What sounds at once like a decadent Ben & Jerry's flavor or a vodka-infused dance party, but is decidedly neither—gender-bender—is a term that conjures all kinds of rhetoric and damn-the-man aesthetics. Gender-bending—which, like transsexualism and yes, even post-genderism—have ceased to be synonymous with Shakespeare and the Globe Theater and become instead a multi-headed hydra of social activism that actively seeks to undermine what "man" and "woman" even means.
It's no secret that in the past 400 years, a bevy of directors have chosen to cast iconic plays in a gender-bending fashion, surfacing latent power dynamics and generally shaking up plotlines and narratives that otherwise have become stodgy and banal. In short, gender-bending forces the audience to re-imagine an often classic tale because—like it or not—a woman playing Julius Ceaser carries with it a very different undercurrent than the typically huge, lumbering man. Or does it? Perhaps the epic monologues of the world's most famous soldier and (maybe) tyrant resonate in just the same way . . . regardless of genitals.
Gender-bending gets at the very crux of identity and the arguable binary that we're all participating in as a way of categorizing ourselves; more complicated still is the notion that gender is indeed "performed," worn like a constrictive costume that connotes certain things. Many feminists, like Judith Butler, argue that there is actually no such thing as "inherent" gender attributes at all; rather we're all subjected to societal gender roles—men and women alike—that systematically subjugate our individuality.
So one would think that an author might savor a clever re-telling of their work with some good 'ol fashioned gender-bending. Art is, by definition, a rather subjective affair, and once something is released into the public sphere, that creation ceases to exist solely as the extension of the artist who created it. Instead it—hopefully—becomes reinterpreted again and again by different artists, creating an ever-evolving dialogue that is much bigger than it once was. (I mean shit, the entire field of literary or art criticism wouldn't even exist without this concept.) What would we have if everyone took art at its face value and "respected" the artist's original intentions? Interpretation reigns supreme as far as I'm concerned.
2. APPROVAL OF PRODUCTION ELEMENTS.
You have the right to approve the cast, director, and designers (and, for a musical, the choreographer, orchestrator, arranger, and musical director, as well), including their replacements. This is called "artistic approval."
Enter David Mamet
Now, infamous playwright and American author darling David Mamet—who has won everything from a Pulitzer to Tony and Oscar nominations for his writing—has put his heavy-weight foot down on a Milwaukee production of his play Oleanna. Why? Because they deigned to gender-bend his masterpiece. Boasting only two characters, the play traces the demise of an English professor—John—who gets accused of sexual harassment by his female student Carol. Thus his career (and tenure) crumbles beneath his fingertips.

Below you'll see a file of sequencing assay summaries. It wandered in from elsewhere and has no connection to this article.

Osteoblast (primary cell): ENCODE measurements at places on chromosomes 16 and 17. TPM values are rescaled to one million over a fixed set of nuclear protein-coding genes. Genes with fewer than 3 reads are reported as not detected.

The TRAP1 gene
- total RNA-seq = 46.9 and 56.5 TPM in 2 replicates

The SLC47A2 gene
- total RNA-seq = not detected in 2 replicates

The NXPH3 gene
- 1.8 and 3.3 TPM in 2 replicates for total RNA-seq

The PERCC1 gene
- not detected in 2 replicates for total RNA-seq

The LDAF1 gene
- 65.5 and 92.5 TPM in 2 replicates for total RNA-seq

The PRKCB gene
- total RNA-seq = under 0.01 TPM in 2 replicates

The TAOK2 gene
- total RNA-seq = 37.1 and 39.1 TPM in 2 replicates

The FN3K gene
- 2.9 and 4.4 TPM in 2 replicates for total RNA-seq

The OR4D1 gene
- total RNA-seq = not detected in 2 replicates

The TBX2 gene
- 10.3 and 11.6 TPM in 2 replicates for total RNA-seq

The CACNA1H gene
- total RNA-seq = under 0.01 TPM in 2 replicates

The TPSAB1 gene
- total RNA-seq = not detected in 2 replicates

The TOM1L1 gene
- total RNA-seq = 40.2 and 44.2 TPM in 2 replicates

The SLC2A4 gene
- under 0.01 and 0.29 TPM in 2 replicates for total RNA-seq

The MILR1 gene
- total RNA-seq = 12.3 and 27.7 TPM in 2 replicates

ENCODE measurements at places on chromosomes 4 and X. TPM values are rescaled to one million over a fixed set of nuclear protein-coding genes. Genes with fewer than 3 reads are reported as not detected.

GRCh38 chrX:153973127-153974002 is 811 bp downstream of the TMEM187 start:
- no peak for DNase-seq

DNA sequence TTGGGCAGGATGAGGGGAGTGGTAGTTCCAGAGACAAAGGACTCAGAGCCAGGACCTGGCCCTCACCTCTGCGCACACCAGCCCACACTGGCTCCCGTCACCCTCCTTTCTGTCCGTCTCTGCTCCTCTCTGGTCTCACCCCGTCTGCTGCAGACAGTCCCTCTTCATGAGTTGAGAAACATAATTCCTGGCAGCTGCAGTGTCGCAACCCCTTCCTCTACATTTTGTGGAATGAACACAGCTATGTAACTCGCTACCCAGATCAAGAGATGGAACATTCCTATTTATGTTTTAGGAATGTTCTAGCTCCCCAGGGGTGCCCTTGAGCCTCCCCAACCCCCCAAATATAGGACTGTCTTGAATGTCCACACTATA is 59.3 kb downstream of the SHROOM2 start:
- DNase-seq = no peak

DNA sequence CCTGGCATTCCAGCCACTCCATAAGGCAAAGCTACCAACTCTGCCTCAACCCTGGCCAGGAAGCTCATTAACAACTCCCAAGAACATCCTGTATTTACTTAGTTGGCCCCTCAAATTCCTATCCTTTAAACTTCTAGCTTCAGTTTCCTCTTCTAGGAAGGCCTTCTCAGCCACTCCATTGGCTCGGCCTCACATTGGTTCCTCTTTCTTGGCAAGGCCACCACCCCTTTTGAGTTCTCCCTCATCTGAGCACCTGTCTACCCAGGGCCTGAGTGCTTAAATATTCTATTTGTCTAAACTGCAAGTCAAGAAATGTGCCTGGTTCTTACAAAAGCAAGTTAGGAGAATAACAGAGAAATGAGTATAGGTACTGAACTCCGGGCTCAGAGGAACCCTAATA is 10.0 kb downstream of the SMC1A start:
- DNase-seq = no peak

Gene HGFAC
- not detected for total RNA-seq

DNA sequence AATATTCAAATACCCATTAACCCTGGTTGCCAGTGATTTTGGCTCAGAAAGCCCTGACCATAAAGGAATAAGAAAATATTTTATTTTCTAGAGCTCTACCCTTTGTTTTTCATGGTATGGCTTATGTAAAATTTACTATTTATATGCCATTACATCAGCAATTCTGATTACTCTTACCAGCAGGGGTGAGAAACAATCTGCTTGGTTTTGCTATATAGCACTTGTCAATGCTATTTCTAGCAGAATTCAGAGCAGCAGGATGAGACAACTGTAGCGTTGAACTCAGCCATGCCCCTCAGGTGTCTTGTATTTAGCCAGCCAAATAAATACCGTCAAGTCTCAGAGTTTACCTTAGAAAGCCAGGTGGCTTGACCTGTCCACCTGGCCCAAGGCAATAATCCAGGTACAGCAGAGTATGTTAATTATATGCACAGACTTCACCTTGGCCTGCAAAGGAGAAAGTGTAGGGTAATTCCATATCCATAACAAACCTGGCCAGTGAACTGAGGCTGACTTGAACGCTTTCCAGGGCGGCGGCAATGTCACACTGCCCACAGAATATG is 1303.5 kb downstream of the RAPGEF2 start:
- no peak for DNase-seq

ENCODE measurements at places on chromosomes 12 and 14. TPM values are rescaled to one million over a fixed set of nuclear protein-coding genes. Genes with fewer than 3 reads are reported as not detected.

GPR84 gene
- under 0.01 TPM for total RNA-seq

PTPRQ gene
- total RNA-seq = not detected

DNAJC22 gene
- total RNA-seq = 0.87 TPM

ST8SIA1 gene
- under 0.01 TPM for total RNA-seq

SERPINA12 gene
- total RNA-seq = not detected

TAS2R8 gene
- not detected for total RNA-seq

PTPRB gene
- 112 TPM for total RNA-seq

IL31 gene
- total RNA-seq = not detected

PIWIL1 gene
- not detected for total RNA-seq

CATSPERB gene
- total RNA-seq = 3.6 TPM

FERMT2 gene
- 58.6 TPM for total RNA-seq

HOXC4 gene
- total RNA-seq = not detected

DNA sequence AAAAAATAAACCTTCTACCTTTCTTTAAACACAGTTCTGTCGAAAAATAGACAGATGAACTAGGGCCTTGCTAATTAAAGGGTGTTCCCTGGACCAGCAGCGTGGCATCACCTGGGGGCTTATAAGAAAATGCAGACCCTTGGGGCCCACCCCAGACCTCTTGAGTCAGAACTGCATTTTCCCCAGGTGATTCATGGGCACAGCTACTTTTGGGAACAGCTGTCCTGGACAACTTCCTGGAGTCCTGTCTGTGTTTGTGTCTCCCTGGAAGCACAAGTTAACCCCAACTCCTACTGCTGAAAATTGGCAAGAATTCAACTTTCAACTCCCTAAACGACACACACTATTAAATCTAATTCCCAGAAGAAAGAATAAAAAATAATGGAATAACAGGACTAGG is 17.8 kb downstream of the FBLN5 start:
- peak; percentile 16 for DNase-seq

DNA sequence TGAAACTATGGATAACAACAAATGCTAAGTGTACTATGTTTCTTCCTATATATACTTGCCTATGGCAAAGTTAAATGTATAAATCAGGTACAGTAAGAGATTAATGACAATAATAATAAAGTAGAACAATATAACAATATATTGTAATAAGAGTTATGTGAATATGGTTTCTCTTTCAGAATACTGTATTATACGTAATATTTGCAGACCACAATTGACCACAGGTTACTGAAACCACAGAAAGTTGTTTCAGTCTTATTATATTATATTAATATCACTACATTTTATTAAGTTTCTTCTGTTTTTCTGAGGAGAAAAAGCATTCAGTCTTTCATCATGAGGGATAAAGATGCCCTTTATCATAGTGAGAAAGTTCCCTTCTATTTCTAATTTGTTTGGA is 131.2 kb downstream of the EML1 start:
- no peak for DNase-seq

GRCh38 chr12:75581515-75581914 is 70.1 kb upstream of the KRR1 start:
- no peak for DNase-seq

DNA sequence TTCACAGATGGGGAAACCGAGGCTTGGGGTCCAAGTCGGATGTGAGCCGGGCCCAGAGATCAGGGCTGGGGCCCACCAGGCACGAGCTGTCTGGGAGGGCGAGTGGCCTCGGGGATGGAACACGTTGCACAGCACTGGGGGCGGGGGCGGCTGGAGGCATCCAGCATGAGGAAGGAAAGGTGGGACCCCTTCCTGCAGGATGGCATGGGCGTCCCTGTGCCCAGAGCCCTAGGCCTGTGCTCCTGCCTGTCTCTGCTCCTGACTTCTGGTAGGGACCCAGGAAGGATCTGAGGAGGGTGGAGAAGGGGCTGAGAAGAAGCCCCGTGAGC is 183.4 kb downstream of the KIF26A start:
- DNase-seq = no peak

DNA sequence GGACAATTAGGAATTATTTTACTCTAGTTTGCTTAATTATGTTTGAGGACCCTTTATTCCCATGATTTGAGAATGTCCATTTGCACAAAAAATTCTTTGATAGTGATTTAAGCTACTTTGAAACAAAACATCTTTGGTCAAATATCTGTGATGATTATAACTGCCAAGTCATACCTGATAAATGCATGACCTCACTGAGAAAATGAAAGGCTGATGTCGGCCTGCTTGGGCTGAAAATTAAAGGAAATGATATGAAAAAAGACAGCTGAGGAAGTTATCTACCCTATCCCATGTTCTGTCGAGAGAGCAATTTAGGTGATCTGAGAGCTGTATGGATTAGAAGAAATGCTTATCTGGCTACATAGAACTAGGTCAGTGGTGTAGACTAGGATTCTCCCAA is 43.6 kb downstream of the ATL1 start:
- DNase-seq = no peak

The Alchemist Theatre had just launched a new mounting of Mamet's drama—apparently fairly clandestinely—casting a boy in the role of Carol. They got one production off the ground before the whole damn thing was kabashed; namely, by a cease-and-desist letter from Mamet's "representatives."
We excitedly brought this story to the stage because even though it was written years ago, the unfortunate story that it tells is still relevant today. We auditioned for this show looking for the best talent, not looking for a gender. When Ben Parman auditioned we saw the reality that this relationship, which is more about power, is not gender-specific but gender-neutral. —Erica Case and Aaron Kopec, owners of Alchemist Theatre
Apparently Mamet pulled a similar stunt in 1999, when a New York theater company tried to mount Goldberg Street—a series of 32, one-act plays and monologues which tackle relationships between men and women—with an all-female cast.
Rebuking Mamet's Totalitarianism
What gives? Why are playwrights allowed to fascist-ly control the presentation of their work when authors have their words minced, chopped up and analyzed til kingdom come? Academics don't ask authors permission to use their words in leveraging their argument; can you imagine the theories that would have been laid waste because an author didn't agree with someone's interpretation?
In fact, one could argue that because plays, by definition, are designed not just to be read (how boring would that be?) but to be manifested in an entirely other medium in which someone created it, i.e., in real-time in real-life . . . it seems particularly infuriating that some decisions are allowed while others remain forbidden.
Moreover, Mamet's reluctance to allow gender-bending of his plays reinforces just how deeply important he believes a specific gender is in the telling of his stories; it's as though he actually believes his entire meaning would be rendered moot or overly bastardized if the genders were swapped. And I'm sorry (not sorry), but that's not only arrogant, it's short-sighted and antediluvian. I don't care if I'd written the next Great American Play that starred a vagina; I'd still let a man take a stab at embodying that role because it'd be provocative, and it would spark conversation instead of censoring it.
In fact, I'm going to mount a biographical play starring David Mamet—played by me—and he can put that down his totalitarian britches.